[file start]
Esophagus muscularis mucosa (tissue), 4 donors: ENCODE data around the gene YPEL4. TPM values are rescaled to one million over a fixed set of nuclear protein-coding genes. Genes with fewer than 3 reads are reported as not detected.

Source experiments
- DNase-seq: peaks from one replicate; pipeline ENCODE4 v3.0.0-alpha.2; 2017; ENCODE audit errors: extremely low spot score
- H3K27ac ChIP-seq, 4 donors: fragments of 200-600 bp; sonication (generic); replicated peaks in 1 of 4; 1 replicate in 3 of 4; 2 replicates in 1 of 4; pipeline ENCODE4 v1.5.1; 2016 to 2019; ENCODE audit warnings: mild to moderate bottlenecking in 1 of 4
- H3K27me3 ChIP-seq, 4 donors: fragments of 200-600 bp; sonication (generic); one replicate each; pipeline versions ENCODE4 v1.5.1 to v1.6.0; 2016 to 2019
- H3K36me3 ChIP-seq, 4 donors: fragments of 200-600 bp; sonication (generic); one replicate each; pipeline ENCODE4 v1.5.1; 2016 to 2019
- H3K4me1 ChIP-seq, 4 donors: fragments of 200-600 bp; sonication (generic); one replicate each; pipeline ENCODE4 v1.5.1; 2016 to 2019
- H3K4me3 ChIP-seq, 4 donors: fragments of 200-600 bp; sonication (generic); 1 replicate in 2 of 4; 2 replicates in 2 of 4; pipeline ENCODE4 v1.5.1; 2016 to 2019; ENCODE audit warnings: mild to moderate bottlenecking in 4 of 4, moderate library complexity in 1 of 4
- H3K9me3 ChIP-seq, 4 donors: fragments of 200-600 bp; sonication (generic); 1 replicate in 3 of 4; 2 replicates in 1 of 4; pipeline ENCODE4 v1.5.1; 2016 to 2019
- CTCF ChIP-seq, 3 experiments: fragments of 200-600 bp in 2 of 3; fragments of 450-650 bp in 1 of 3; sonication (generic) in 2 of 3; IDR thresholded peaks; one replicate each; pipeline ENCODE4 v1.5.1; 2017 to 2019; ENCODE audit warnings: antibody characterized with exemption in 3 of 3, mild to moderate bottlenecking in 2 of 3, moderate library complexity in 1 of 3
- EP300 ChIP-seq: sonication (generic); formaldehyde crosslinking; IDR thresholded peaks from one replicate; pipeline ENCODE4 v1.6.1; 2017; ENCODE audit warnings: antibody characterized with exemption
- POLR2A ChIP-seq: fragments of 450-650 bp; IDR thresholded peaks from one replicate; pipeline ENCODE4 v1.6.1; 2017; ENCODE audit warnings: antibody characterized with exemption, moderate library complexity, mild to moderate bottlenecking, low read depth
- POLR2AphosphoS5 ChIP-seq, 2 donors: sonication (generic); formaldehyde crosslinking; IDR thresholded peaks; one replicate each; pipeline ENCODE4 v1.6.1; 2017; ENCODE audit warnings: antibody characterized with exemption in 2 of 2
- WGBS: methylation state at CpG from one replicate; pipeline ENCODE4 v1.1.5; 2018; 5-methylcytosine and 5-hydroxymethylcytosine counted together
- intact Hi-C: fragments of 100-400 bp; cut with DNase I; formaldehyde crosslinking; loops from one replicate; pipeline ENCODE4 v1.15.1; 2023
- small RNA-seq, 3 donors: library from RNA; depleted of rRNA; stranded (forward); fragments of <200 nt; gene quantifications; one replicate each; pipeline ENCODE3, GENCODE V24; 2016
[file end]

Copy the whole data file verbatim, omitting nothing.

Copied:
Esophagus muscularis mucosa (tissue), 4 donors: ENCODE data around the gene YPEL4. TPM values are rescaled to one million over a fixed set of nuclear protein-coding genes. Genes with fewer than 3 reads are reported as not detected.

Source experiments
- DNase-seq: peaks from one replicate; pipeline ENCODE4 v3.0.0-alpha.2; 2017; ENCODE audit errors: extremely low spot score
- H3K27ac ChIP-seq, 4 donors: fragments of 200-600 bp; sonication (generic); replicated peaks in 1 of 4; 1 replicate in 3 of 4; 2 replicates in 1 of 4; pipeline ENCODE4 v1.5.1; 2016 to 2019; ENCODE audit warnings: mild to moderate bottlenecking in 1 of 4
- H3K27me3 ChIP-seq, 4 donors: fragments of 200-600 bp; sonication (generic); one replicate each; pipeline versions ENCODE4 v1.5.1 to v1.6.0; 2016 to 2019
- H3K36me3 ChIP-seq, 4 donors: fragments of 200-600 bp; sonication (generic); one replicate each; pipeline ENCODE4 v1.5.1; 2016 to 2019
- H3K4me1 ChIP-seq, 4 donors: fragments of 200-600 bp; sonication (generic); one replicate each; pipeline ENCODE4 v1.5.1; 2016 to 2019
- H3K4me3 ChIP-seq, 4 donors: fragments of 200-600 bp; sonication (generic); 1 replicate in 2 of 4; 2 replicates in 2 of 4; pipeline ENCODE4 v1.5.1; 2016 to 2019; ENCODE audit warnings: mild to moderate bottlenecking in 4 of 4, moderate library complexity in 1 of 4
- H3K9me3 ChIP-seq, 4 donors: fragments of 200-600 bp; sonication (generic); 1 replicate in 3 of 4; 2 replicates in 1 of 4; pipeline ENCODE4 v1.5.1; 2016 to 2019
- CTCF ChIP-seq, 3 experiments: fragments of 200-600 bp in 2 of 3; fragments of 450-650 bp in 1 of 3; sonication (generic) in 2 of 3; IDR thresholded peaks; one replicate each; pipeline ENCODE4 v1.5.1; 2017 to 2019; ENCODE audit warnings: antibody characterized with exemption in 3 of 3, mild to moderate bottlenecking in 2 of 3, moderate library complexity in 1 of 3
- EP300 ChIP-seq: sonication (generic); formaldehyde crosslinking; IDR thresholded peaks from one replicate; pipeline ENCODE4 v1.6.1; 2017; ENCODE audit warnings: antibody characterized with exemption
- POLR2A ChIP-seq: fragments of 450-650 bp; IDR thresholded peaks from one replicate; pipeline ENCODE4 v1.6.1; 2017; ENCODE audit warnings: antibody characterized with exemption, moderate library complexity, mild to moderate bottlenecking, low read depth
- POLR2AphosphoS5 ChIP-seq, 2 donors: sonication (generic); formaldehyde crosslinking; IDR thresholded peaks; one replicate each; pipeline ENCODE4 v1.6.1; 2017; ENCODE audit warnings: antibody characterized with exemption in 2 of 2
- WGBS: methylation state at CpG from one replicate; pipeline ENCODE4 v1.1.5; 2018; 5-methylcytosine and 5-hydroxymethylcytosine counted together
- intact Hi-C: fragments of 100-400 bp; cut with DNase I; formaldehyde crosslinking; loops from one replicate; pipeline ENCODE4 v1.15.1; 2023
- small RNA-seq, 3 donors: library from RNA; depleted of rRNA; stranded (forward); fragments of <200 nt; gene quantifications; one replicate each; pipeline ENCODE3, GENCODE V24; 2016